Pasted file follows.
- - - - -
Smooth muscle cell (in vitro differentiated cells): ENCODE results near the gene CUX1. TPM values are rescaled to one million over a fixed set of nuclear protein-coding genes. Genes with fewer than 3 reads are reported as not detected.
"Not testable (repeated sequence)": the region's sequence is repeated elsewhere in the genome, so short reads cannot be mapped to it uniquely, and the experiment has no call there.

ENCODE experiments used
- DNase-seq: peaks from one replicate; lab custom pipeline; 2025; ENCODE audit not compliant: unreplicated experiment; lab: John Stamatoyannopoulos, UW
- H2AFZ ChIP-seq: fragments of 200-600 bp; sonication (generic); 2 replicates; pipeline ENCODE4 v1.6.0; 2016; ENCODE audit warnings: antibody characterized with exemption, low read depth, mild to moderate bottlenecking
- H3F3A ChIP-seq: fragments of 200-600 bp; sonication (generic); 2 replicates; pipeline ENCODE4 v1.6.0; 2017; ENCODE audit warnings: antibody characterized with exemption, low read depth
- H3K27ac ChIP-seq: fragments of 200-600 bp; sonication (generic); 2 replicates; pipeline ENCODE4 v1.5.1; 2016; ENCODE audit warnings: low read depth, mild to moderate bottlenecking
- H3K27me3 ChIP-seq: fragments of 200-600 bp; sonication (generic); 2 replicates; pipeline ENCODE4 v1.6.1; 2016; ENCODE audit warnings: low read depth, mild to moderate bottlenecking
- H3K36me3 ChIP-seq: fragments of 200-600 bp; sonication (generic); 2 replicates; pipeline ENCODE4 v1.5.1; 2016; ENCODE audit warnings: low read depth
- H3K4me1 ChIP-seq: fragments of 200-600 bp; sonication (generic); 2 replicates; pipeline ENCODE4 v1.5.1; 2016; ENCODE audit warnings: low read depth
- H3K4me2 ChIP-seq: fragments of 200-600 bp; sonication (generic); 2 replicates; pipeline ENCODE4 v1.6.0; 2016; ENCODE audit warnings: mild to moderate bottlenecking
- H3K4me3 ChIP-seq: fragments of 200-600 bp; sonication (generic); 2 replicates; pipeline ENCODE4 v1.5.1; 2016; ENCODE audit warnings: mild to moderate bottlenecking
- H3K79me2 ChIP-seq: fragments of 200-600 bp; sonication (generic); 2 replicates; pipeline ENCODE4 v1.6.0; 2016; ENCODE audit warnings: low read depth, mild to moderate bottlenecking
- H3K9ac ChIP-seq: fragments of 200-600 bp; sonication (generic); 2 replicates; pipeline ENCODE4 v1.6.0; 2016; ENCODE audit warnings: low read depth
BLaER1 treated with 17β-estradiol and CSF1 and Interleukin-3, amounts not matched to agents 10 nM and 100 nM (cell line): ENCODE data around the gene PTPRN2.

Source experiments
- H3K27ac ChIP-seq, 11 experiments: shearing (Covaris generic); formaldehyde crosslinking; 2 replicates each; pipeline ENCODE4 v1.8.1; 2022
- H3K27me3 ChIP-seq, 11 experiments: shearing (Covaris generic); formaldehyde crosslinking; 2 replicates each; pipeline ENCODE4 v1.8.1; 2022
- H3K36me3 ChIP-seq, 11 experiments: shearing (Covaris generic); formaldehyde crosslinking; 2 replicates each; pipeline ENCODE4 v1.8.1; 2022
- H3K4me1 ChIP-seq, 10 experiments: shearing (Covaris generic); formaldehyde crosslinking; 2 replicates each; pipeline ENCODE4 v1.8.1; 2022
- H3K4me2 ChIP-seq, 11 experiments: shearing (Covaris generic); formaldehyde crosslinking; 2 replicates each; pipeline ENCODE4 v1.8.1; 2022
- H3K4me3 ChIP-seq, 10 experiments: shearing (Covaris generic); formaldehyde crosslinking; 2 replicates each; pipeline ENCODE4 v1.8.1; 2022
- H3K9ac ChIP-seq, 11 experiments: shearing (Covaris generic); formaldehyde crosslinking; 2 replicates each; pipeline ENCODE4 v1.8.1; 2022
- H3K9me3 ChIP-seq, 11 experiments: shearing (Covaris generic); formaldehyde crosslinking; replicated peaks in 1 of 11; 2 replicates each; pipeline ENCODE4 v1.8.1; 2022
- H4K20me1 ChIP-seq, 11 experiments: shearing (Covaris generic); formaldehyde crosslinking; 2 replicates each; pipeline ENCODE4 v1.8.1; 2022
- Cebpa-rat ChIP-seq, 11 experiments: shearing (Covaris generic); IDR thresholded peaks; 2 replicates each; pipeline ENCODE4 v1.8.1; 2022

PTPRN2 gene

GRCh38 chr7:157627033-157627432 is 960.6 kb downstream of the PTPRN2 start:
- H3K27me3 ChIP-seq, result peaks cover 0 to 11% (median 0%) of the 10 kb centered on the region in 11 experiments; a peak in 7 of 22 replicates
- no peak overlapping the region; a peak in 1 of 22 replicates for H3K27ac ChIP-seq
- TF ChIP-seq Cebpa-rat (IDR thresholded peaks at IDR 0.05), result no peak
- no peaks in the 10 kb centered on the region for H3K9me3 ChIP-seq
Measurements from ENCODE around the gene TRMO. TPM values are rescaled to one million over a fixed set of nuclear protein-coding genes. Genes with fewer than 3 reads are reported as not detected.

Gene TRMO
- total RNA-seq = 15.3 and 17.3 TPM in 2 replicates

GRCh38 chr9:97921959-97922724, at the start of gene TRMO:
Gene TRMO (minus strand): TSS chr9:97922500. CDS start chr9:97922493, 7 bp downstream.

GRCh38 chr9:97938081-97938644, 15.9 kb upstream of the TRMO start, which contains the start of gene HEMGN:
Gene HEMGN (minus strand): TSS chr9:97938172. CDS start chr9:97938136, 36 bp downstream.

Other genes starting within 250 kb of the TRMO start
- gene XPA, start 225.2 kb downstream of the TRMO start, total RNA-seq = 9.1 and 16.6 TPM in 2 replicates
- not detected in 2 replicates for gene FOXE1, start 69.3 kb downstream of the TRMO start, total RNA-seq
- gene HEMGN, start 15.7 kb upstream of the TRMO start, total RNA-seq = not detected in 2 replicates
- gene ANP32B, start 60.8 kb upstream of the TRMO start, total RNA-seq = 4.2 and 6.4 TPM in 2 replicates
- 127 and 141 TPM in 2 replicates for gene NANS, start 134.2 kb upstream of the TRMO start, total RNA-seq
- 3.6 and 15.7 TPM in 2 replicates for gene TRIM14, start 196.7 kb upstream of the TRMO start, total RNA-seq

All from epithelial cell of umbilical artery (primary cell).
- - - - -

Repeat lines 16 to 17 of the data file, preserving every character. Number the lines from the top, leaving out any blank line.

Source experiments
- H3K27ac ChIP-seq, 11 experiments: shearing (Covaris generic); formaldehyde crosslinking; 2 replicates each; pipeline ENCODE4 v1.8.1; 2022